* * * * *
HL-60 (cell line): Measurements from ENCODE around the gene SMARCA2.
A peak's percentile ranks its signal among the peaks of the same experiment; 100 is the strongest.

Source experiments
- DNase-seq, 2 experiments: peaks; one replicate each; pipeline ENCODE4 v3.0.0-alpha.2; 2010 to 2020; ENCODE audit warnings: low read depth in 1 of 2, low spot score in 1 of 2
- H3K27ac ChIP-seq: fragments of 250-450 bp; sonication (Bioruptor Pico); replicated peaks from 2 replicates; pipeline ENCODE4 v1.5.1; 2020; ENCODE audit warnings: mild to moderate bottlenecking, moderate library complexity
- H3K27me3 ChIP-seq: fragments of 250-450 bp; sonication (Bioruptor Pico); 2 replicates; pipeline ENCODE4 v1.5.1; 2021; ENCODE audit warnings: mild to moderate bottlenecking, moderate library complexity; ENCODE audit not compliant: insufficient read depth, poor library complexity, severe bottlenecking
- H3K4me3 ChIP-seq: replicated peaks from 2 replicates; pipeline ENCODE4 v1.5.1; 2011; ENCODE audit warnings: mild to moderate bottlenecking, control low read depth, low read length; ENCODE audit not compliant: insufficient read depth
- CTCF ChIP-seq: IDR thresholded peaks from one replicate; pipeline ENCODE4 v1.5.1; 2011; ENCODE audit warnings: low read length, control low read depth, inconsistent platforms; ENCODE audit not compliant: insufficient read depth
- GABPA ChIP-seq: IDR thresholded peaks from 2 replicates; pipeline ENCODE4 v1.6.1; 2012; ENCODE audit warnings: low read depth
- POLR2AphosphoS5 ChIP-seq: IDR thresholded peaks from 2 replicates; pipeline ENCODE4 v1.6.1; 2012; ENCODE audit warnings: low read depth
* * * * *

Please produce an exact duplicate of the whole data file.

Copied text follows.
HL-60 (cell line): Measurements from ENCODE around the gene SMARCA2.
A peak's percentile ranks its signal among the peaks of the same experiment; 100 is the strongest.

Source experiments
- DNase-seq, 2 experiments: peaks; one replicate each; pipeline ENCODE4 v3.0.0-alpha.2; 2010 to 2020; ENCODE audit warnings: low read depth in 1 of 2, low spot score in 1 of 2
- H3K27ac ChIP-seq: fragments of 250-450 bp; sonication (Bioruptor Pico); replicated peaks from 2 replicates; pipeline ENCODE4 v1.5.1; 2020; ENCODE audit warnings: mild to moderate bottlenecking, moderate library complexity
- H3K27me3 ChIP-seq: fragments of 250-450 bp; sonication (Bioruptor Pico); 2 replicates; pipeline ENCODE4 v1.5.1; 2021; ENCODE audit warnings: mild to moderate bottlenecking, moderate library complexity; ENCODE audit not compliant: insufficient read depth, poor library complexity, severe bottlenecking
- H3K4me3 ChIP-seq: replicated peaks from 2 replicates; pipeline ENCODE4 v1.5.1; 2011; ENCODE audit warnings: mild to moderate bottlenecking, control low read depth, low read length; ENCODE audit not compliant: insufficient read depth
- CTCF ChIP-seq: IDR thresholded peaks from one replicate; pipeline ENCODE4 v1.5.1; 2011; ENCODE audit warnings: low read length, control low read depth, inconsistent platforms; ENCODE audit not compliant: insufficient read depth
- GABPA ChIP-seq: IDR thresholded peaks from 2 replicates; pipeline ENCODE4 v1.6.1; 2012; ENCODE audit warnings: low read depth
- POLR2AphosphoS5 ChIP-seq: IDR thresholded peaks from 2 replicates; pipeline ENCODE4 v1.6.1; 2012; ENCODE audit warnings: low read depth